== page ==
The Qur’anic message is meant to instruct Muslims by equipping them with divine principles to deal with every situation within the range of human experience. Whether in victory or in defeat — and victory is not automatically guaranteed even to committed Muslims — the Qur’anic imperative offers guidance, comfort, and solace. More is to be learned from the dejection of defeat, in an attempt to figure out why, then from the exultation of victory. The aim is to enhance the collective taqwå in a society that would result in Allah (SWT) being pleased with it and which ultimately will be pleased with Allah (SWT) for the benefit of guidance through an unrelenting wilderness, as well as the reward it will get through divine mercy.
One of the characteristics of the surahs revealed in Madinah is that while covering a broad range of conceptual issues, they purge the Muslim mind of various misconceptions and misapprehensions acquired in the age of jahiliyah.Without such cleansing, the Muslims would not have been able to manage the undoubted challenges they would face as they prepared for the greater responsibilities in life as Allah’s (SWT) representatives on earth. This is as true today as it was 1,400 years ago. In the early days of Islam, the first Muslims had to deal with a localized jahiliyah; today it is global. Our responsibility, therefore, is that much greater. We will only be able to discharge it faithfully — and our steps will be more confident — if we have a clearer understanding of the divine Book. And we need this confidence, which can only come from the Book of Allah (SWT), in a captive world that immediately brands those that challenge its wayward ways as intellectually backward and socially as terrorist. Those familiar with Imam al-Asi’s work and his contribution over the years and especially those who have studied the first three volumes of this monumental tafsir would recognize his unquestioned ability to provide a deeper insight into the understanding of the noble Book. Indeed, he has taken our understanding to greater heights linking the divine message more directly to our contemporary troubled times. Those sincere in engaging the majestic Qur’an will discover deeper insights and guidance as they journey through the divine Book secure in the knowledge that the Most Merciful honors those who conscientize Him (2:153). Such a fusion with the divine culture, however, must be accompanied by a proper understanding of the message, and the ultimate motivation to act with purpose and conviction. That is what this tafsir helps us achieve. One final word about the tafsir project: it was the late Dr. Kalim Siddiqui who proposed and then provided inspiration for this work. We pray to Allah (SWT) to bless him and to give him everlasting life in Jannah al-Firdaws among the salihun, the siddiqun, and the shuhada’. Amin.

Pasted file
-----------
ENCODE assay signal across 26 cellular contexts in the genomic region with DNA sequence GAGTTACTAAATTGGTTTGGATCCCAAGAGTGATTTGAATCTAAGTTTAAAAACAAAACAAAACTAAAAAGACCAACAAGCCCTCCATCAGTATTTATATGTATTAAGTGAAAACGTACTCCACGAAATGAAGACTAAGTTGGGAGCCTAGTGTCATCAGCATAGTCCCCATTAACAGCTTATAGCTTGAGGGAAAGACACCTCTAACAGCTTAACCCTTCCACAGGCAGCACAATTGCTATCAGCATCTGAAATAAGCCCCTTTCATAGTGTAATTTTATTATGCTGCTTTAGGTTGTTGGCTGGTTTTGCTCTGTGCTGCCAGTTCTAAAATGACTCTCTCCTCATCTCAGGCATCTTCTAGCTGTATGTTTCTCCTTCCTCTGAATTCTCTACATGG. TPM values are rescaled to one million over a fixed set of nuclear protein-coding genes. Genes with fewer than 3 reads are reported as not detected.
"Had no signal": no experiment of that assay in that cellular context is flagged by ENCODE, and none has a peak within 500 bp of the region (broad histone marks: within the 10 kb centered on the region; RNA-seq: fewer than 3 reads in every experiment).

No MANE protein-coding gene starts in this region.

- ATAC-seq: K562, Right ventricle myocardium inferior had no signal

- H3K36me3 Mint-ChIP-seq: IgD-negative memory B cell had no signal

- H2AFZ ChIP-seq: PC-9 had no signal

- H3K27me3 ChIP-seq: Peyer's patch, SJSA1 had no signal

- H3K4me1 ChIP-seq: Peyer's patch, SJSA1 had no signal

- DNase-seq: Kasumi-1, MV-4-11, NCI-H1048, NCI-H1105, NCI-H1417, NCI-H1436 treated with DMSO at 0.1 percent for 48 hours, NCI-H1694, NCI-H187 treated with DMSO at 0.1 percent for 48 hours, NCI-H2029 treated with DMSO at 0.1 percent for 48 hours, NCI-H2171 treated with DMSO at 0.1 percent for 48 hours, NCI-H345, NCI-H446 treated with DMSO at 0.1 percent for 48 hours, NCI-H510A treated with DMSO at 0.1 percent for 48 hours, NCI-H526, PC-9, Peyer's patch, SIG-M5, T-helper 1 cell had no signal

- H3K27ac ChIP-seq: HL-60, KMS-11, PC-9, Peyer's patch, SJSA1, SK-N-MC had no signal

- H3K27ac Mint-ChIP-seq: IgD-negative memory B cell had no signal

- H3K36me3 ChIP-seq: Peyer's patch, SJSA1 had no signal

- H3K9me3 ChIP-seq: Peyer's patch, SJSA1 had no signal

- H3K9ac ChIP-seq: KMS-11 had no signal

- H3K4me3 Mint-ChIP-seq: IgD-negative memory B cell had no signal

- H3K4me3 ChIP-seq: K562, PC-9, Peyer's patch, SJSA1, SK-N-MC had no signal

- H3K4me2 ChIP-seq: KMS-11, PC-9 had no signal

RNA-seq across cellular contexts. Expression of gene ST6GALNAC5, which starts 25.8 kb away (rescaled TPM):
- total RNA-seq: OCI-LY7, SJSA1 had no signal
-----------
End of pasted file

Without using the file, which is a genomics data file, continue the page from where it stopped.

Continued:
And we pray to Allah (SWT) to provide us the ability and the wisdom to understand His message properly in order to enable us to implement it in our lives.
Director, Institute of Contemporary Islamic Thought
Toronto, Ontario, Canada
Sha‘ban 23, 1431 AH (8-4-2010)